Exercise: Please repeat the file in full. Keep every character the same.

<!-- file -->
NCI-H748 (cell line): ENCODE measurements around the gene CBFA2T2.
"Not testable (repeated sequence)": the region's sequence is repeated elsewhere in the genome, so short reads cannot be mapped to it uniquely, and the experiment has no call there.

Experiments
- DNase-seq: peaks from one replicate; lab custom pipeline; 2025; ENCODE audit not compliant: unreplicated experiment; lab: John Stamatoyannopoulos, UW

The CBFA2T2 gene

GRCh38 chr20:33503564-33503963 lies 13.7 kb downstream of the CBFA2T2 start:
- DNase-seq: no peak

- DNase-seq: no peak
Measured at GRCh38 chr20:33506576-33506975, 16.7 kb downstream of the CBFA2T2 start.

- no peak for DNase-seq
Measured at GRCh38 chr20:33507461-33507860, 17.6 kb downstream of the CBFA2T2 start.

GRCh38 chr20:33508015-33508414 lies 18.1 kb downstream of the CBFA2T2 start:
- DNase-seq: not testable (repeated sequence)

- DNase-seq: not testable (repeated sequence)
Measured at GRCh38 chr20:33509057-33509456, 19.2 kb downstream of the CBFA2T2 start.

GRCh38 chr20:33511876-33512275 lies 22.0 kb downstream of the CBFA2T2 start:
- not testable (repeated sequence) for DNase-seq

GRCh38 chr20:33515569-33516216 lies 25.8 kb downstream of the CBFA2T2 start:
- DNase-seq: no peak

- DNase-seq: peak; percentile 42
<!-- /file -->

NCI-H748 (cell line): ENCODE measurements around the gene CBFA2T2.
"Not testable (repeated sequence)": the region's sequence is repeated elsewhere in the genome, so short reads cannot be mapped to it uniquely, and the experiment has no call there.

Experiments
- DNase-seq: peaks from one replicate; lab custom pipeline; 2025; ENCODE audit not compliant: unreplicated experiment; lab: John Stamatoyannopoulos, UW

The CBFA2T2 gene

GRCh38 chr20:33503564-33503963 lies 13.7 kb downstream of the CBFA2T2 start:
- DNase-seq: no peak

- DNase-seq: no peak
Measured at GRCh38 chr20:33506576-33506975, 16.7 kb downstream of the CBFA2T2 start.

- no peak for DNase-seq
Measured at GRCh38 chr20:33507461-33507860, 17.6 kb downstream of the CBFA2T2 start.

GRCh38 chr20:33508015-33508414 lies 18.1 kb downstream of the CBFA2T2 start:
- DNase-seq: not testable (repeated sequence)

- DNase-seq: not testable (repeated sequence)
Measured at GRCh38 chr20:33509057-33509456, 19.2 kb downstream of the CBFA2T2 start.

GRCh38 chr20:33511876-33512275 lies 22.0 kb downstream of the CBFA2T2 start:
- not testable (repeated sequence) for DNase-seq

GRCh38 chr20:33515569-33516216 lies 25.8 kb downstream of the CBFA2T2 start:
- DNase-seq: no peak

- DNase-seq: peak; percentile 42